ions; liquid-vapor interface; surface-stability; Hofmeister; fluctuations
We investigate temperature-dependence of free energetics with two single halide anions, I− and Cl−, crossing the aqueous liquid-vapor interface through molecular dynamics simulations. The result shows that I− has a modest surface stability of 0.5 kcal/mol at 300 K and the stability decreases as the temperature increases, indicating the surface adsorption process for the anion is entropically disfavored. In contrast, Cl− shows no such surface state at all temperatures. Decomposition of free energetics reveals that water-water interactions provide a favorable enthalpic contribution, while the desolvation of ion induces an increase in free energy. Calculations of surface fluctuations demonstrate that I− generates significantly greater interfacial fluctuations compared to Cl−. The fluctuation is attributed to the malleability of the solvation shells, which allows for more long-ranged perturbations and solvent density redistribution induced by I− as the anion approaches the liquid-vapor interface. The increase in temperature of the solvent enhances the inherent thermally-excited fluctuations and consequently reduces the relative contribution from anion to surface fluctuations, which is consistent with the decrease in surface-stability of I−. Our results indicate a strong correlation with induced interfacial fluctuations and anion surface stability; moreover, resulting temperature dependent behavior of induced fluctuations suggests the possibility of a critical level of induced fluctuations associated with surface stability.
ions; liquid-vapor interface; surface-stability; Hofmeister; fluctuations
We present results from all-atom molecular dynamics simulations of large-scale hydrophobic plates solvated in NaCl and NaI salt solutions. As observed in studies of ions at the air-water interface, the density of iodide near the water-plate interface is significantly enhanced relative to chloride and in the bulk. This allows for the partial hydration of iodide while chloride remains more fully hydrated. In 1M solutions, iodide directly pushes the hydrophobes together (contributing −2.51 kcal/mol) to the PMF. Chloride, however, strengthens the water-induced contribution to the PMF by ~ −2.84 kcal/mol. These observations are enhanced in 3M solutions, consistent with the increased ion density in the vicinity of the hydrophobes. The different salt solutions influence changes in the critical hydrophobe separation distance and characteristic wetting/dewetting transitions. These differences are largely influenced by the ion-specific expulsion of iodide from bulk water. Results of this study are of general interest to the study of ions at interfaces and may lend insight to the mechanisms underlying the Hofmeister series.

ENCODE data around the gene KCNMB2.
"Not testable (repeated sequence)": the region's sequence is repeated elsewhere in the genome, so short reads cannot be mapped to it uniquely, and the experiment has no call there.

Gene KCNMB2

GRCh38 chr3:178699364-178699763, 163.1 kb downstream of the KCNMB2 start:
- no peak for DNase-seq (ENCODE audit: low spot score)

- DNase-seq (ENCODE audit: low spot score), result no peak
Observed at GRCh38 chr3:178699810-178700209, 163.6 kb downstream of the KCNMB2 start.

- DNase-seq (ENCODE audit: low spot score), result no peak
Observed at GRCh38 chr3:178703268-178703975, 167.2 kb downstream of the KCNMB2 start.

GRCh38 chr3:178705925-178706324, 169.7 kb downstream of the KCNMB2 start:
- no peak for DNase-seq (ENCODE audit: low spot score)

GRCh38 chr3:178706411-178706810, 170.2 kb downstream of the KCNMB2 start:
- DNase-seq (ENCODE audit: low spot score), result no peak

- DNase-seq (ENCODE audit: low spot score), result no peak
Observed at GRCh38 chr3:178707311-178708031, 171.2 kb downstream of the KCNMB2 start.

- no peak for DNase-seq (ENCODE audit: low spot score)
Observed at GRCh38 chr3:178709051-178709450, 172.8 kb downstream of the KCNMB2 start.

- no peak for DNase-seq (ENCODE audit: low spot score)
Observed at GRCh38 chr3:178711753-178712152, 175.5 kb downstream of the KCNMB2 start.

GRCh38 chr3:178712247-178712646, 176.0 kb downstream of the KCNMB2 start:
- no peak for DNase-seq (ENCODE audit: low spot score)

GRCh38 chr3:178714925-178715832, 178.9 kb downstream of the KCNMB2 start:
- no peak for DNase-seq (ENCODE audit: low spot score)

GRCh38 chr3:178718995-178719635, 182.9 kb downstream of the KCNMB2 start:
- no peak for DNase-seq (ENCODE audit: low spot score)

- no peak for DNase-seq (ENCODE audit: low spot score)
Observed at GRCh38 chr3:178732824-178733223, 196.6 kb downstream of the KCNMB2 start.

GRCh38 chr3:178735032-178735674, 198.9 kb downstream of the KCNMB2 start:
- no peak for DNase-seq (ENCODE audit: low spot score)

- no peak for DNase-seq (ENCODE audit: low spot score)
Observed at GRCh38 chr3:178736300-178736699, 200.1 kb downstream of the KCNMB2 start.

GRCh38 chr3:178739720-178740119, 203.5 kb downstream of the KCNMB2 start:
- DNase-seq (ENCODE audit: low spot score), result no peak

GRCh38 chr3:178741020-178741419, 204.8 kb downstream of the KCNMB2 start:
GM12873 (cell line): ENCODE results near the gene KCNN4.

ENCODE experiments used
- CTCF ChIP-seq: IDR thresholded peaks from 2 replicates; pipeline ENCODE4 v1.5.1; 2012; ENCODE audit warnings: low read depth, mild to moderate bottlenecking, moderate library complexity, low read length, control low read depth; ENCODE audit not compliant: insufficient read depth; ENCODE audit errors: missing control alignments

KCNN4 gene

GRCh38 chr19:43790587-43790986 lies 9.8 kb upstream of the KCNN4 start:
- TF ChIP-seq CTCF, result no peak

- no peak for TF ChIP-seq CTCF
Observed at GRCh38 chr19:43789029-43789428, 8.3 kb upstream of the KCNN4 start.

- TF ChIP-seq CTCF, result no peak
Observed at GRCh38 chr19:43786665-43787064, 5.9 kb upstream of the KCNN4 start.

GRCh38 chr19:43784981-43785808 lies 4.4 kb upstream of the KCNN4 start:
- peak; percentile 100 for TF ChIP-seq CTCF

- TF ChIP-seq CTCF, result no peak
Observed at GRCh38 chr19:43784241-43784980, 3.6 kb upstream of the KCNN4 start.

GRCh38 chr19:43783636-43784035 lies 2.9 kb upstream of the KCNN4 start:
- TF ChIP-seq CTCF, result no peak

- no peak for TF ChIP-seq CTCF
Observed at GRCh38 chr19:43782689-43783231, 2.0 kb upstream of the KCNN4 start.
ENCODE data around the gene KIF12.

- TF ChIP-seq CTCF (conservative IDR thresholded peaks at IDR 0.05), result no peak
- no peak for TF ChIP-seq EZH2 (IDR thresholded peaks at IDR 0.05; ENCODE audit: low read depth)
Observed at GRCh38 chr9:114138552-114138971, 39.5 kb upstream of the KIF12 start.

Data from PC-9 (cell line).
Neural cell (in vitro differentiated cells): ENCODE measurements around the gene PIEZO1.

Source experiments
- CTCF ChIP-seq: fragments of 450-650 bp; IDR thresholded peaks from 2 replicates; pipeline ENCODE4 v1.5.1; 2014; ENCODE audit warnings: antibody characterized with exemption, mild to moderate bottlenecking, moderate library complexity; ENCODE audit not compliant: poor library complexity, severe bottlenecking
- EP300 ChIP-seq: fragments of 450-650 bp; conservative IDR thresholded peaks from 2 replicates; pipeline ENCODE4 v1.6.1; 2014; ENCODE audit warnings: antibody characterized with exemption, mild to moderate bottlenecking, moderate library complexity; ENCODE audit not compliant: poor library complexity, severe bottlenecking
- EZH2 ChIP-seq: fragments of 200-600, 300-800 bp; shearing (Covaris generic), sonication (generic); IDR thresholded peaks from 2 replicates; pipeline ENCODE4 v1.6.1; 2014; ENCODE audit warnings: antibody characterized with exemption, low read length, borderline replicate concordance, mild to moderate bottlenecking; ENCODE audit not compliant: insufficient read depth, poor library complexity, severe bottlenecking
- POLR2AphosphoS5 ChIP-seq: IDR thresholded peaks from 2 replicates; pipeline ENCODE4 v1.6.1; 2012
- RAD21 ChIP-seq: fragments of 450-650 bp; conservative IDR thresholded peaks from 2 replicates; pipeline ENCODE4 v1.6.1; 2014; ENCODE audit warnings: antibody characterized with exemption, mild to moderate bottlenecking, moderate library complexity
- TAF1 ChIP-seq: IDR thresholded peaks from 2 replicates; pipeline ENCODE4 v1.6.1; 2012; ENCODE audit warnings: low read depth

Diffuse pulmonary lymphangiomatosis (DPL) is a rare disease characterized by infiltration of the lung, pleura and mediastinum with thin-walled lymphangiomas. DPL can result in mass effect from infiltrative disease, restrictive and obstructive pulmonary physiology, chylous effusions and respiratory failure. The present article discusses clinical, radiographic and pathological features, and treatment options for DPL.
Chylous effusions; Diffuse pulmonary lymphangiomatosis; Interstitial lung disease; Lymphangiomatosis
Orthobiologics have evolved to the extent that they significantly influence modern orthopedic surgical practice. A better understanding of the role of various growth factors and cells in the process of tendon healing, ligament repair, cartilage regeneration and bone formation has stimulated focused research in many chronic musculoskeletal ailments. Investigators have published results of laboratory as well as clinical studies, using orthobiologics like platelet rich plasma, stem cells, autologous conditioned serum etc., with variable results. However, a clear consensus over the best orthobiologic substance and the method of preparation and usage of these substances is lacking. Much of the confusion is due to the fact that studies ranging from RCTs to case reports present variable results, and the interpretations are wide-ranging. We have reviewed the available orthobiologics related data with a focus on platelet rich plasma in orthopedic conditions.
Platelet rich plasma; orthobiologics; tendon healing; ligament repair
A 16-year-old female with ventricular dysfunction and frequent ventricular arrhythmia presented with a cardioembolic stroke. Prior electrophysiology study and ablation was performed for ventricular tachycardia (VT). For remaining ventricular ectopy, the patient was maintained on carvedilol and mexiletine. After one year on this regimen, she presented with an acute stroke. Transesophageal echocardiography revealed no evidence of an intracardiac or ventricular thrombus but demonstrated markedly decreased left atrial appendage (LAA) flow velocity worsened during frequent premature ventricular contractions (PVC). In the absence of atrial fibrillation (AF), the LAA dysfunction was considered secondary to the frequent PVCs and was thought to be the underlying cause for the stroke. We present this case to highlight a potential under recognized association between LAA dysfunction and ventricular arrhythmia, similar to that observed with atrioventricular dyssynchronous pacing.
PVC; left atrial appendage; stroke; risk; noncompaction cardiomyopathy